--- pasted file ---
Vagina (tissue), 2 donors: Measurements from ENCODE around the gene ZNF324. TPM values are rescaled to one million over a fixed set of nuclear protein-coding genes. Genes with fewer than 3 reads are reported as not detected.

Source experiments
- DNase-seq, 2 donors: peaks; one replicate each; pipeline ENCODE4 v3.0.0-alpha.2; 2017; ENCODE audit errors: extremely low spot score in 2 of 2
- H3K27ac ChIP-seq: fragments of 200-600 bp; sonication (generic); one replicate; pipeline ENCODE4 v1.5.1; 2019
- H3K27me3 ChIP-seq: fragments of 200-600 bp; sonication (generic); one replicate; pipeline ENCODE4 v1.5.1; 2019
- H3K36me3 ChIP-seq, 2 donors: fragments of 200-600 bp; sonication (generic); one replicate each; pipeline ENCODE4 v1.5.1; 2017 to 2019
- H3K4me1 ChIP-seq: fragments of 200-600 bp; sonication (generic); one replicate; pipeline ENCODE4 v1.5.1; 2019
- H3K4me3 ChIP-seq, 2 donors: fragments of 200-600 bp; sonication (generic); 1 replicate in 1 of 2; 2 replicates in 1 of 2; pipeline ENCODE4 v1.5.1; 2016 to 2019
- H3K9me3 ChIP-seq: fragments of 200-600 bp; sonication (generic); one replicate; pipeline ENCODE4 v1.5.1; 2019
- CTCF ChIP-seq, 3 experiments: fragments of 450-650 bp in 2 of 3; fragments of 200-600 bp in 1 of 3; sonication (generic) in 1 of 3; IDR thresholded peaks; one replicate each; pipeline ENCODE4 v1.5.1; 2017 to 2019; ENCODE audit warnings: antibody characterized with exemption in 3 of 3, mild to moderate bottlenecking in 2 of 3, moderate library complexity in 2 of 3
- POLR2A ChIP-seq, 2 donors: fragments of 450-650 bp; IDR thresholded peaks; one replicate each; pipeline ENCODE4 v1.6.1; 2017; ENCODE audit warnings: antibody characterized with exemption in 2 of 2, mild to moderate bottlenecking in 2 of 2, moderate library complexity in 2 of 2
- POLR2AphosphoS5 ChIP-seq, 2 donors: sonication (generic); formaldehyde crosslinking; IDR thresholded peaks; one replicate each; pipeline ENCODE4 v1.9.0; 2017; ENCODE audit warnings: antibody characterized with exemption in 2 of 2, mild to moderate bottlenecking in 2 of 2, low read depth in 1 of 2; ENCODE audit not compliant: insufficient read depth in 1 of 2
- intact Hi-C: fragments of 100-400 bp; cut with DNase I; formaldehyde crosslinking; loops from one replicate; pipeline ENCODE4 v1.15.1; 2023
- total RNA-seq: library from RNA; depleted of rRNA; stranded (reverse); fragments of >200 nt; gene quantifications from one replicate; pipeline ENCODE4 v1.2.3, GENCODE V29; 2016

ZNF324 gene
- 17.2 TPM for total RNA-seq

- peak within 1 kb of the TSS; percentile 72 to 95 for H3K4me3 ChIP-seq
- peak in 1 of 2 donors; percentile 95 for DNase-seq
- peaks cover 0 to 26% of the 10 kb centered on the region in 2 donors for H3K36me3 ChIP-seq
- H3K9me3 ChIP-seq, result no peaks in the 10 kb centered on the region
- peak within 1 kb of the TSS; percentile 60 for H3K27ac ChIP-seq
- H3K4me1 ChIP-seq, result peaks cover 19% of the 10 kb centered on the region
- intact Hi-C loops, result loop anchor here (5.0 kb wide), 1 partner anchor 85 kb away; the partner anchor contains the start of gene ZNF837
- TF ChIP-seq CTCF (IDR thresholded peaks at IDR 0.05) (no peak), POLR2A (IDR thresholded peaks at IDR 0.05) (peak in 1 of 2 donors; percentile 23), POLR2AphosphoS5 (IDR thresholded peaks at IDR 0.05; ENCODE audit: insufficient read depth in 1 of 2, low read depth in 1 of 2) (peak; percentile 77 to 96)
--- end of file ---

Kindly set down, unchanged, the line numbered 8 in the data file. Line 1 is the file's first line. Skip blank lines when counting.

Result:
- H3K4me3 ChIP-seq, 2 donors: fragments of 200-600 bp; sonication (generic); 1 replicate in 1 of 2; 2 replicates in 1 of 2; pipeline ENCODE4 v1.5.1; 2016 to 2019